Saturday, 8 December 2007

The End of Opiate Addiction?

Non Addictive Opiates.

Daksya commented on an article I wrote and pointed me towards some incredible news. 

A company called Pain Therapeutics has conducted Phase III clinical trials with their product OxyTrex which is Oxycodone + naltrexone. This new product is basically Oxycodone with no addiction. UNBELIEVABLE?

You can read this article here: Using opiates without worry of tolerance or withdrawal

In what could possibly be the biggest advance related to opiates in the last 30-40 years, it has been shown that taking an ultra-low dose (0.5-1 microgram) of an opioid antagonist (like naltrexone) alongwith an opiate (heroin, morphine, codeine, oxycodone..) prevents the tolerance (requirement of increasing doses to maintain effect) and the withdrawal that typically occurs after abruptly stopping prolonged use. 

Pushing the study even further, researcher Jonathan Ott, did a trial involving himself where he took large doses(200mg x 4 times daily) of codeine mixed with a small amount of naltrexone. Abruptly stopping months of taking this highly addictive opiate mixture, he found that he had no dependancy or any withdrawal symptoms at all. Basically the naltrexone stopped the opiates to be addictive.

This is mind boggling. Imagine that soon, all opiate pain killers can be non addictive. This would be the end to the oxycodone problem. This would be the end of morphine, codeine, pathadiene etc. patients getting addicted.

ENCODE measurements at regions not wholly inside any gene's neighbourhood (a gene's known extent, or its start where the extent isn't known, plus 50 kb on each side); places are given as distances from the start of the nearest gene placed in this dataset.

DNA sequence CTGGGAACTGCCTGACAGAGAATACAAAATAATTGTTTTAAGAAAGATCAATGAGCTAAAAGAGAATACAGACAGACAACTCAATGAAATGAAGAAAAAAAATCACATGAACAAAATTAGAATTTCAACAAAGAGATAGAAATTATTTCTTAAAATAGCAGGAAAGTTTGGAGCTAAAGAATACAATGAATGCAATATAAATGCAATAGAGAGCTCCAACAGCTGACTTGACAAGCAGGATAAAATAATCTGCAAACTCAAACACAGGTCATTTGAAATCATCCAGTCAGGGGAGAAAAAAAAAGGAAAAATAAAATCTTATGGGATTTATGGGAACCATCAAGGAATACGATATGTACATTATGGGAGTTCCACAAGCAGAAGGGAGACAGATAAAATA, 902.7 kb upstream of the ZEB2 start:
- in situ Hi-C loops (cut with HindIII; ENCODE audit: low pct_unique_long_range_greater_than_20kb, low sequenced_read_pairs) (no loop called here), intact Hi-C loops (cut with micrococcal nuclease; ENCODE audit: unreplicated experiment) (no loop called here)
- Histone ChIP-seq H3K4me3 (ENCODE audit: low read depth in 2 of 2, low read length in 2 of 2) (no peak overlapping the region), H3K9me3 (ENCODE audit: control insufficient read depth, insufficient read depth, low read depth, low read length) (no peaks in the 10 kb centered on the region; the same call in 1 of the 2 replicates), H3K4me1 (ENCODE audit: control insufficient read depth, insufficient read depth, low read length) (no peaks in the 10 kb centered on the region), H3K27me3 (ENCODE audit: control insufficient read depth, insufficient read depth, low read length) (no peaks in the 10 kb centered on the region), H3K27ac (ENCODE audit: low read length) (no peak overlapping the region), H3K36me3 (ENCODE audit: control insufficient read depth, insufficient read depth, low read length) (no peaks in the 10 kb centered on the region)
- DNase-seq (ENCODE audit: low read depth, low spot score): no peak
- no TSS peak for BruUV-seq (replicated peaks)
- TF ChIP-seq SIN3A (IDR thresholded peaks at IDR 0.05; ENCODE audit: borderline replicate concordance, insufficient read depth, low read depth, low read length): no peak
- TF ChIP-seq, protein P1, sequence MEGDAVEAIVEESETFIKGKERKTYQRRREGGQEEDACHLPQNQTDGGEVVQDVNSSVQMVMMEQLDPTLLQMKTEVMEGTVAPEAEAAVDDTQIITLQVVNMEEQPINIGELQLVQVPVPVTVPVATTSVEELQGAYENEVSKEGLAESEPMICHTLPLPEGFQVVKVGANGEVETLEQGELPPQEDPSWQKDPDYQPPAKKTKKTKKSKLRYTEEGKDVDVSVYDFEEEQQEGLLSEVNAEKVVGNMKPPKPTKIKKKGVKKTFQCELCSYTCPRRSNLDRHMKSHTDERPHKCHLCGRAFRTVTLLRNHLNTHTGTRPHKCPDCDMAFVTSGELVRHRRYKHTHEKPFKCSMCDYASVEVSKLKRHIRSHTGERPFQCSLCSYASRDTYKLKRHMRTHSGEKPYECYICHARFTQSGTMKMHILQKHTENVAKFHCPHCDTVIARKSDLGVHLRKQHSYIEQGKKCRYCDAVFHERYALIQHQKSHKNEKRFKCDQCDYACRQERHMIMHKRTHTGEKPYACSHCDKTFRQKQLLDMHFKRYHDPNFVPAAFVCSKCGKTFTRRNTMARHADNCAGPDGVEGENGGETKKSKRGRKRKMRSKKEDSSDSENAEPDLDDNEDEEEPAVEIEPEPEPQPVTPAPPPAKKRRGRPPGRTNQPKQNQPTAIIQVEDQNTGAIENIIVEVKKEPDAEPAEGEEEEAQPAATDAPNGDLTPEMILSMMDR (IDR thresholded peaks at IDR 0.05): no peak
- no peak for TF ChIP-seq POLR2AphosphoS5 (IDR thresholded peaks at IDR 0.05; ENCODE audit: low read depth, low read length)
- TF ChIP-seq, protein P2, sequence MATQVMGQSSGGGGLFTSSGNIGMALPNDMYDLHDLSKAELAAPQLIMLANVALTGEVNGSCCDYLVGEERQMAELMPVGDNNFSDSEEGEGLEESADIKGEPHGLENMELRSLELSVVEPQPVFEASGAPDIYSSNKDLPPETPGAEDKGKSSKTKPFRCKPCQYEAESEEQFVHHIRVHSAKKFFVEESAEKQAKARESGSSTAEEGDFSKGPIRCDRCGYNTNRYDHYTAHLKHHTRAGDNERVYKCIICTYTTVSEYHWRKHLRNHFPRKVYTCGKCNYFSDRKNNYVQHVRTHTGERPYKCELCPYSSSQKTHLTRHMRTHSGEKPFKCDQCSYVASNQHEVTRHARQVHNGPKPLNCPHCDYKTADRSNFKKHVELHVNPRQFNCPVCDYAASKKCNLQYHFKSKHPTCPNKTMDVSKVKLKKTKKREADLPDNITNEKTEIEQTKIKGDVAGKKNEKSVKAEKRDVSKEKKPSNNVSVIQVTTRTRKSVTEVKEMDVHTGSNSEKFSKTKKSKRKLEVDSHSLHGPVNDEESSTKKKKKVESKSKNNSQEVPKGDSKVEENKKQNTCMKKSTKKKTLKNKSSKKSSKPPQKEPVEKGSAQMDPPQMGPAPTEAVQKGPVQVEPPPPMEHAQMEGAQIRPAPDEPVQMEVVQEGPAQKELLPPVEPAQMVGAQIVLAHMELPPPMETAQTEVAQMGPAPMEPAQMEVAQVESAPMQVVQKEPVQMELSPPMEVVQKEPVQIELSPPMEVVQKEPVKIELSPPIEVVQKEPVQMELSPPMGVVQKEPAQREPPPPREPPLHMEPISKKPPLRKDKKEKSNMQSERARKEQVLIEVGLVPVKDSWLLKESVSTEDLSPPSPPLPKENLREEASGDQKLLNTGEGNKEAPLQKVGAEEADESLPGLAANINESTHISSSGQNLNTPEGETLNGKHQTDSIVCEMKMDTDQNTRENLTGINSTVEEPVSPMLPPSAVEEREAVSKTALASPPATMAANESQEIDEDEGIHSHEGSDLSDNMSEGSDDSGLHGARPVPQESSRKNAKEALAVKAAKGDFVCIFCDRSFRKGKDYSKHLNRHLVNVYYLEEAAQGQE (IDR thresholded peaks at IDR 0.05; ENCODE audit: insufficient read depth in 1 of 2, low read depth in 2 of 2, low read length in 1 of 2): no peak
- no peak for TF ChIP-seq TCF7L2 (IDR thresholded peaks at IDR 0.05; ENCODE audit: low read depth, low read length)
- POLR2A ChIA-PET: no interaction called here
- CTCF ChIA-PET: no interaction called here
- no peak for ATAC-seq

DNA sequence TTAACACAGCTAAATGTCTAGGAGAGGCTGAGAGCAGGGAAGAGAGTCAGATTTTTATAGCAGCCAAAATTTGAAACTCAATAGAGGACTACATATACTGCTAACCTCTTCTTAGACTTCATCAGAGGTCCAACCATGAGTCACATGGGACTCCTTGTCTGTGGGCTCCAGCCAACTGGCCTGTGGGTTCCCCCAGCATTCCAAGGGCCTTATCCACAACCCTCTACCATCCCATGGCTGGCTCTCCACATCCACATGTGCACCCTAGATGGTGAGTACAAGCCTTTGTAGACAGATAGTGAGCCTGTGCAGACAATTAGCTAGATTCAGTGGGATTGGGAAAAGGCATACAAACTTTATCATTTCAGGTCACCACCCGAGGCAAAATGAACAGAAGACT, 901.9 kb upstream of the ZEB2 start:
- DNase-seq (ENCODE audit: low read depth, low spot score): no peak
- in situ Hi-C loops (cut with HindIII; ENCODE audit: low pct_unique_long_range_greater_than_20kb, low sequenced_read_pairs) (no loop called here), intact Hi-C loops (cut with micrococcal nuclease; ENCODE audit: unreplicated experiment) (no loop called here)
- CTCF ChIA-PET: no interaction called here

The big question now is what about existing addicts? Imagine what could happen with addiction maintenance for current addicts. There’s a but though. The article points out:

The Ott study is important because he tackles the aspect of euphoria in humans, which is unlikely to be tackled by government or industry, and who would have, or still may, point blank claim that this method is not suitable for treating street addicts, or "worse", not an argument for considering regulated opiate availability. He confirms that analgesia and euphoria are retained. Most dramatic is the observation that he was able to induce euphoric effects out of 96 mg codeine (+ naltrexone), which had been true for him, 30 years prior when he first took opiates, but not since, due to tolerance.

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